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The Westmoreland Museum to mark year of success with Big Art Party

Shirley McMarlin
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John Conti | for the Tribune-Review
The Westmoreland Museum of American Art

A year ago, about 850 people attended a grand reopening following the $38 million expansion and renovation of The Westmoreland Museum of American Art in Greensburg.

On Oct. 22, the museum will mark the accomplishments of the intervening year with a Big Art Party.

There’s plenty to celebrate, says Judith O’Toole, the museum’s Richard M. Scaife director and CEO.

“The first thing is that we’ve managed to get through all four seasons in Western Pennsylvania with no problems,” O’Toole says. “All the systems, like heating and air conditioning, have been adjusted to museum standards. The building has just been LEED Silver-certified, too.

“You never know if a new building is going to work as you thought it would, and it didn’t,” she says. “But we’ve tweaked it to be better than we thought it would be. In buildings that have been added onto, you can often tell where the old and new come together. We’ve had many positive comments on the seamless flow of traffic through the galleries.”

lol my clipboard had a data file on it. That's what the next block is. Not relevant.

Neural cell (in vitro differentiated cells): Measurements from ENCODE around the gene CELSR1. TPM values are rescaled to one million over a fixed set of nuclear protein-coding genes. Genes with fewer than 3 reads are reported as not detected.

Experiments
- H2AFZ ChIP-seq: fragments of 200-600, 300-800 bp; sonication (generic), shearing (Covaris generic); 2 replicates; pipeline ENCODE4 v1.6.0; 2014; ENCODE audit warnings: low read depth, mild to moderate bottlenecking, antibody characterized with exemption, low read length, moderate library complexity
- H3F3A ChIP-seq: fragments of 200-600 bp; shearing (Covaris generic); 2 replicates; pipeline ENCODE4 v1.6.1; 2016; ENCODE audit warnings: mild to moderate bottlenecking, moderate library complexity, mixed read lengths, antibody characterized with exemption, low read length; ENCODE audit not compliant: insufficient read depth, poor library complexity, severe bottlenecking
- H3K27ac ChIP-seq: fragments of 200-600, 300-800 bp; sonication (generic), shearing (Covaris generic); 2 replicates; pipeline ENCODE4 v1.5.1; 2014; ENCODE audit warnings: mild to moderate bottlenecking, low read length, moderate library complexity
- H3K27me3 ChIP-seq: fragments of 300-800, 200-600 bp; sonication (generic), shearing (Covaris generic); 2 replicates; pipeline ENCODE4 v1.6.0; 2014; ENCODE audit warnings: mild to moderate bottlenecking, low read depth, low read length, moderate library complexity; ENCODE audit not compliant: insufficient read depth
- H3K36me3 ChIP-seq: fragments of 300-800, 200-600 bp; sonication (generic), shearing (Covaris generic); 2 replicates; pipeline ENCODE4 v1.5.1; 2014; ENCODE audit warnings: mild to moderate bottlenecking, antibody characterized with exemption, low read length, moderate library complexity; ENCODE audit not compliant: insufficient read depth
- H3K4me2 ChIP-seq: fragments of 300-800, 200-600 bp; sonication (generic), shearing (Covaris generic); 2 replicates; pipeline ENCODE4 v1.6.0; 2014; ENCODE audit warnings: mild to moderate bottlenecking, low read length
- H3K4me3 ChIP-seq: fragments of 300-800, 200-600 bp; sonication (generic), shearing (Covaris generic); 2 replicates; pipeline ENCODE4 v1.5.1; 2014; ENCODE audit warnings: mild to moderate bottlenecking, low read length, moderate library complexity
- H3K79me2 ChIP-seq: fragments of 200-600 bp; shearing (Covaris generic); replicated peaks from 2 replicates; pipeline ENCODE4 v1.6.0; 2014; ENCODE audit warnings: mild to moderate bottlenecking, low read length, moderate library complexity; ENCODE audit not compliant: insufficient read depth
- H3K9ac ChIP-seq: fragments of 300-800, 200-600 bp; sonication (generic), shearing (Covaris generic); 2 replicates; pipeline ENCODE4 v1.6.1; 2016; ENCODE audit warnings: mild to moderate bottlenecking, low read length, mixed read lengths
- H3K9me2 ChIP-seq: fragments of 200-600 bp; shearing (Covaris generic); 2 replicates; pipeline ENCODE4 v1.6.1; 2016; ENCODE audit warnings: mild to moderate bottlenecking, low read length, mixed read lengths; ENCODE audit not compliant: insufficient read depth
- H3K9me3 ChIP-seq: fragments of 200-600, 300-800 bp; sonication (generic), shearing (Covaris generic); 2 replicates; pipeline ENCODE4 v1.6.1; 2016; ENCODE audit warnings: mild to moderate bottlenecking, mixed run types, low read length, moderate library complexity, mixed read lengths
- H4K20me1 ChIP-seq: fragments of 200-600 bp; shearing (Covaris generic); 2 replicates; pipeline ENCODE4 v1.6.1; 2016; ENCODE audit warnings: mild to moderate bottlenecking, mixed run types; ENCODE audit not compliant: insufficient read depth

Nuts and bolts aside, O’Toole says, “There’s been a huge community outpouring of celebration and gratitude for the new facility and how beautiful it is and how stunning the gardens are.”

Part of the strategic planning for the expansion was to increase use of the museum as a community center, and that is coming to pass, O’Toole says.

“We’ve had many outside groups coming in to use it; and that was one of the biggest things, that it would be a community center not just for our local community, but radiating out from Greensburg to Pittsburgh and Allegheny County.”

Museum staffers have noticed activity around the facility after closing hours, too. Many local students are using the facade as a backdrop for their senior portraits.

“Obviously, that has nothing to do with the art,” O’Toole says. “They’re coming because it’s a beautiful building.”

Guests at the Big Art Party will have a chance to look at the building’s bones because it is scheduled to occur between exhibitions.

“The main party will be in the cantilevered gallery,” O’Toole says. “It will be devoid of art, but it will be filled with great music, interactive art projects and other interesting things going on.”

Suggested attire for the festivities, which will include food and drink, a silent disco and a dance party with Pittsburgh band LoveBettie, is “big, bold and bright.”

Shirley McMarlin is a Tribune-Review staff writer. Reach her at 724-836-5750 or [email protected].

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